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Ticketmaster, resellers and consumer advocates battle over paperless tickets

July 19, 2011 |  3:54 pm

Bruce Springsteen What could be more inoccuous than paperless tickets? It even has an environmentally friendly ring to it.

On the contrary, paperless tickets are  becoming the latest grounds for a skirmish between Live Nation Entertainment's Ticketmaster, ticket resellers and consumer advocates.

Backed by Live Nation Entertainment and Ticketmaster, a group of concert promoters and artist managers this week declared war on resellers who buy tickets in bulk and then resell them on sites such as StubHub, Craigslist and elsewhere.

"It erodes the heart of our business," said Randy Levy, an independent concert promoter who is a member of the group, dubbed the Fans First Coalition.

The solution: "paperless tickets" that are largely non-transferable. That means only the original buyer can claim the ticket on the day of the event.

Not so fast, says the Fan Freedom Project, backed by the National Consumers League and founded earlier this year by Jon Potter, former director of the Digital Media Assn.

Potter argues that the real agenda for promoters who back paperless tickets is to prevent consumers from selling or giving away tickets they have purchased.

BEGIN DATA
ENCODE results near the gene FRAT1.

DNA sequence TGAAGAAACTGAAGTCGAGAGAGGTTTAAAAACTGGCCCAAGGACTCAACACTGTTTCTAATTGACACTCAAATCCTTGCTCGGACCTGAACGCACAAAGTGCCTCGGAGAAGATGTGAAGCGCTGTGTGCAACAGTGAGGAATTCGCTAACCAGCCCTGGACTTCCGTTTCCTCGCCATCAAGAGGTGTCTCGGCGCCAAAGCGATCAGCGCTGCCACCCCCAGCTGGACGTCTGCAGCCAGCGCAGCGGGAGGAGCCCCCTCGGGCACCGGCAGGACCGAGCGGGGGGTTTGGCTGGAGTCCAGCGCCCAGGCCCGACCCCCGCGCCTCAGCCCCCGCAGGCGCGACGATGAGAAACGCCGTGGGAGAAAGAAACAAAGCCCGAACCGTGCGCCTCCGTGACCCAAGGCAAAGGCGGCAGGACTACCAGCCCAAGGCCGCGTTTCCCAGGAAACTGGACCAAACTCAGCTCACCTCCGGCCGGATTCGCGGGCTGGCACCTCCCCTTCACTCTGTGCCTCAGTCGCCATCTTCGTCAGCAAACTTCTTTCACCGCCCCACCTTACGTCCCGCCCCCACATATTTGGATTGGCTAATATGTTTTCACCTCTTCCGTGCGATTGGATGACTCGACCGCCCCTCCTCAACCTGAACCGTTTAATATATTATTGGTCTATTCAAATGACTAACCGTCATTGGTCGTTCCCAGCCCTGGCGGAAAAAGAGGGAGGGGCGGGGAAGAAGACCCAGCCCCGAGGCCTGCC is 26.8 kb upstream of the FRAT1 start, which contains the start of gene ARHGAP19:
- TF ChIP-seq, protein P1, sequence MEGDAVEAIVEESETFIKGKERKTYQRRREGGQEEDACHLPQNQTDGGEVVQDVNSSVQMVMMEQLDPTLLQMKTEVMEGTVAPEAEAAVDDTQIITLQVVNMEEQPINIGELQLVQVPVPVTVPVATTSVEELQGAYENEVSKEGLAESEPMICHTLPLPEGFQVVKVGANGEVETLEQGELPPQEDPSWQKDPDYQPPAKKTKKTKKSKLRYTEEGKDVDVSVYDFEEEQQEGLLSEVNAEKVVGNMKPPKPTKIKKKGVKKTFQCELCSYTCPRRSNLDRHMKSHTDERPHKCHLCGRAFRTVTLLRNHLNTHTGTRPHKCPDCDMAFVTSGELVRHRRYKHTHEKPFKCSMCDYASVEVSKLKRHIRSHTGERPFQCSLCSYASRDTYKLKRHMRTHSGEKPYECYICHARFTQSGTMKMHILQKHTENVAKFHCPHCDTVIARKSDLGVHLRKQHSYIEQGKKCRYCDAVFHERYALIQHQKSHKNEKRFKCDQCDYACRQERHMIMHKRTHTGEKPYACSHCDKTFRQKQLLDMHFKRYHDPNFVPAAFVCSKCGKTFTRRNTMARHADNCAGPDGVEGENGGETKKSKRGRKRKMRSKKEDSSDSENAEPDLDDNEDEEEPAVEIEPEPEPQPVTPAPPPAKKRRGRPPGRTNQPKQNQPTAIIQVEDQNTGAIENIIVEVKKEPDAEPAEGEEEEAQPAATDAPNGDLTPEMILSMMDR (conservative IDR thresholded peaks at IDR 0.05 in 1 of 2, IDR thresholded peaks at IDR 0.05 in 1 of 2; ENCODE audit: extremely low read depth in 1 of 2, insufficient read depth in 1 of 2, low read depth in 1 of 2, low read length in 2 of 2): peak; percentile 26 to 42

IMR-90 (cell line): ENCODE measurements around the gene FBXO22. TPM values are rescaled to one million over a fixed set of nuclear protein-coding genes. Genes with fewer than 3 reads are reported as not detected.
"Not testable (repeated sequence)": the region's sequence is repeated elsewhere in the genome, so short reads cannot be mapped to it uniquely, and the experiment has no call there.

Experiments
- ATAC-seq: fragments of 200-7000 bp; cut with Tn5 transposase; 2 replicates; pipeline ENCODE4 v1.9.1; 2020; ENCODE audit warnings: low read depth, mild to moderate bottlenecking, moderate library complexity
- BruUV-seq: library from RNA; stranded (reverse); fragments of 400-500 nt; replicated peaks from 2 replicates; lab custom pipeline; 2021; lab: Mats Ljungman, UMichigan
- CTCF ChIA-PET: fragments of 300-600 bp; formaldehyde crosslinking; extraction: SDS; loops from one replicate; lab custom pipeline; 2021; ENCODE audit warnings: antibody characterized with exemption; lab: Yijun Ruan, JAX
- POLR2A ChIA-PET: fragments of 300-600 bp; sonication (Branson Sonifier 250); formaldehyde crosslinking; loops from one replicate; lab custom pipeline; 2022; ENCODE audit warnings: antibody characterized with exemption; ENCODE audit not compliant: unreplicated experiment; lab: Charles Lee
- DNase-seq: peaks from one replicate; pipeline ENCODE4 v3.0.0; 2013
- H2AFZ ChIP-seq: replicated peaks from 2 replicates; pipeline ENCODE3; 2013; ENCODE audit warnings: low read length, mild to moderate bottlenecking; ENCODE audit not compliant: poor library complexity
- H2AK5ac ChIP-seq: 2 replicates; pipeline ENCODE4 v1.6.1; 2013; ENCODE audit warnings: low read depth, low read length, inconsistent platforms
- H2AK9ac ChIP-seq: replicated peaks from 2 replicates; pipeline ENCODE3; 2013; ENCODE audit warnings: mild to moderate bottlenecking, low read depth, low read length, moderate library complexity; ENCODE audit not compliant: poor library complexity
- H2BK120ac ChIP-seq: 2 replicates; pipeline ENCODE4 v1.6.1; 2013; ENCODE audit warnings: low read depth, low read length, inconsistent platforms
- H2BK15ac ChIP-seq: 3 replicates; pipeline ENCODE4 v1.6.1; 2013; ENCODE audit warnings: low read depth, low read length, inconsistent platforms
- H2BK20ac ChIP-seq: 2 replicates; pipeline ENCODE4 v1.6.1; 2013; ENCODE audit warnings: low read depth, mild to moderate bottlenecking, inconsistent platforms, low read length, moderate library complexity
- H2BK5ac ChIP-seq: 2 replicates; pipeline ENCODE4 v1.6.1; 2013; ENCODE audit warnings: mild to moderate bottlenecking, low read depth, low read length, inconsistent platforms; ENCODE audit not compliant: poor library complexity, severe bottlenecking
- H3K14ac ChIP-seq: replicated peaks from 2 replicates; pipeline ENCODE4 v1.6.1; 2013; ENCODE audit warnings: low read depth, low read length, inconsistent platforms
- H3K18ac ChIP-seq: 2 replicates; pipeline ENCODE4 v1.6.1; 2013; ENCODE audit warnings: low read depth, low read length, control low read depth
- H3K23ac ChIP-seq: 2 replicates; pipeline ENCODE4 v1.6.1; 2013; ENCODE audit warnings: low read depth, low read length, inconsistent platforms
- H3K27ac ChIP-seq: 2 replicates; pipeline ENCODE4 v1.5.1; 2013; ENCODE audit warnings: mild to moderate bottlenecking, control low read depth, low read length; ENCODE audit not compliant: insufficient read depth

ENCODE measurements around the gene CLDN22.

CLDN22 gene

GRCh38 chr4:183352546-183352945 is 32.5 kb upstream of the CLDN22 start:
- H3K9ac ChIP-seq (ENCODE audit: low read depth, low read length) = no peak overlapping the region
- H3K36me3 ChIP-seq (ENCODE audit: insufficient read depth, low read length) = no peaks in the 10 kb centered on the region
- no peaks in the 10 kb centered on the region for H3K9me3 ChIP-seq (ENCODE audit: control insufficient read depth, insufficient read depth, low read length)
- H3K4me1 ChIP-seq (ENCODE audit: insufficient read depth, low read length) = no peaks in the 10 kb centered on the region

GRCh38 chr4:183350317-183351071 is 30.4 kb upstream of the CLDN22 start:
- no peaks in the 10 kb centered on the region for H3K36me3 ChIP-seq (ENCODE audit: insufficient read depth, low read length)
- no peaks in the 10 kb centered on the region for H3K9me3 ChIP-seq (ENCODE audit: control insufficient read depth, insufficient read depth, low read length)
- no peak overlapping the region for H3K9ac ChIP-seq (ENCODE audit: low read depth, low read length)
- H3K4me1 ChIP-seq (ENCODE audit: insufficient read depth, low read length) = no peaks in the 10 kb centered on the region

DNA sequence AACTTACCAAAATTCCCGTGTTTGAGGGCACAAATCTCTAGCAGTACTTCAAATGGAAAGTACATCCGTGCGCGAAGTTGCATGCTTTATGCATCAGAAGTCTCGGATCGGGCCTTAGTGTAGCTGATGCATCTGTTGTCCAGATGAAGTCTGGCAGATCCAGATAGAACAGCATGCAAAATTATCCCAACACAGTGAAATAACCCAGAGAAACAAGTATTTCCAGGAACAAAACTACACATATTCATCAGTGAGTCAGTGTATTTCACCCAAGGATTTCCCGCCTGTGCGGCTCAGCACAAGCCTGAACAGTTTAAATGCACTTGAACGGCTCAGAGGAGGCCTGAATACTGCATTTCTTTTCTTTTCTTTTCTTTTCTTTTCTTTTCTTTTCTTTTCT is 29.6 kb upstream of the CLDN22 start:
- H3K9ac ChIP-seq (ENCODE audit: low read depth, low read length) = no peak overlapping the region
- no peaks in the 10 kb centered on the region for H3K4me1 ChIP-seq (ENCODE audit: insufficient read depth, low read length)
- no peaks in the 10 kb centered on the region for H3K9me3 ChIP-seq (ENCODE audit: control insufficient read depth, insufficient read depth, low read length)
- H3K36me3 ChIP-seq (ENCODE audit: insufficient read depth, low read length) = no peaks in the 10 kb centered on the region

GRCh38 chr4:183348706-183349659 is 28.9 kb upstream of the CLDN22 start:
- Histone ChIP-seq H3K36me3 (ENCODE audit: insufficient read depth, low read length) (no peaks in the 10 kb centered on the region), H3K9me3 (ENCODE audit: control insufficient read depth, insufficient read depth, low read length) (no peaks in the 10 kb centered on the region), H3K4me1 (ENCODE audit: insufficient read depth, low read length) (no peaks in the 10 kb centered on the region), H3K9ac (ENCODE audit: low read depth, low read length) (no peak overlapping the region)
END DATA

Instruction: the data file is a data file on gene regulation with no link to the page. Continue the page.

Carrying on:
"Consumers should have the right to determine what they can do with a ticket once they've purchased it," Potter said. "That means being able to sell it at both higher or lower than face value."

The controversy over paperless tickets is not new. Miley Cyrus and Bruce Springsteen both experimented with paperless ticketing back in 2009 for their concert tours.

But with powerful forces amassing on both sides, each vowing allegiance to the consumer, the issue is poised to get hotter, particularly as states such as New York this year banned the issuance of paperless tickets that aren't transferable and Massachusetts lawmakers consider a bill that would preserve a ticket resale market.

Interestingly, the Fans First Coalition is backed by Live Nation in Beverly Hills. The company not only owns Ticketmaster, but also TicketsNow, a major ticket reseller.

Asked about the apparent contradiction during a press conference to announce the group's formation this week, Levy said: "It’s not perfect. We just have to get started. It’s a ridiculous conundrum that they [Live Nation and Ticketmaster] have a ticket scalping business on the side. But we have to start somewhere. We just want to get more tickets in fans' hands at face value."

ALSO:

Baidu strikes licensing deal with music labels

Elvis Presley and Rupert Murdoch: The King and Papa Paparazzi

Live Nation-backed group declares war on StubHub, ticket resellers

-- Alex Pham

Twitter/ @AlexPham

Photo: Bruce Springsteen at a concert in Baltimore in 2009. Credit: Rob Carr / Associated Press.

 

 

 

 

 

 

 

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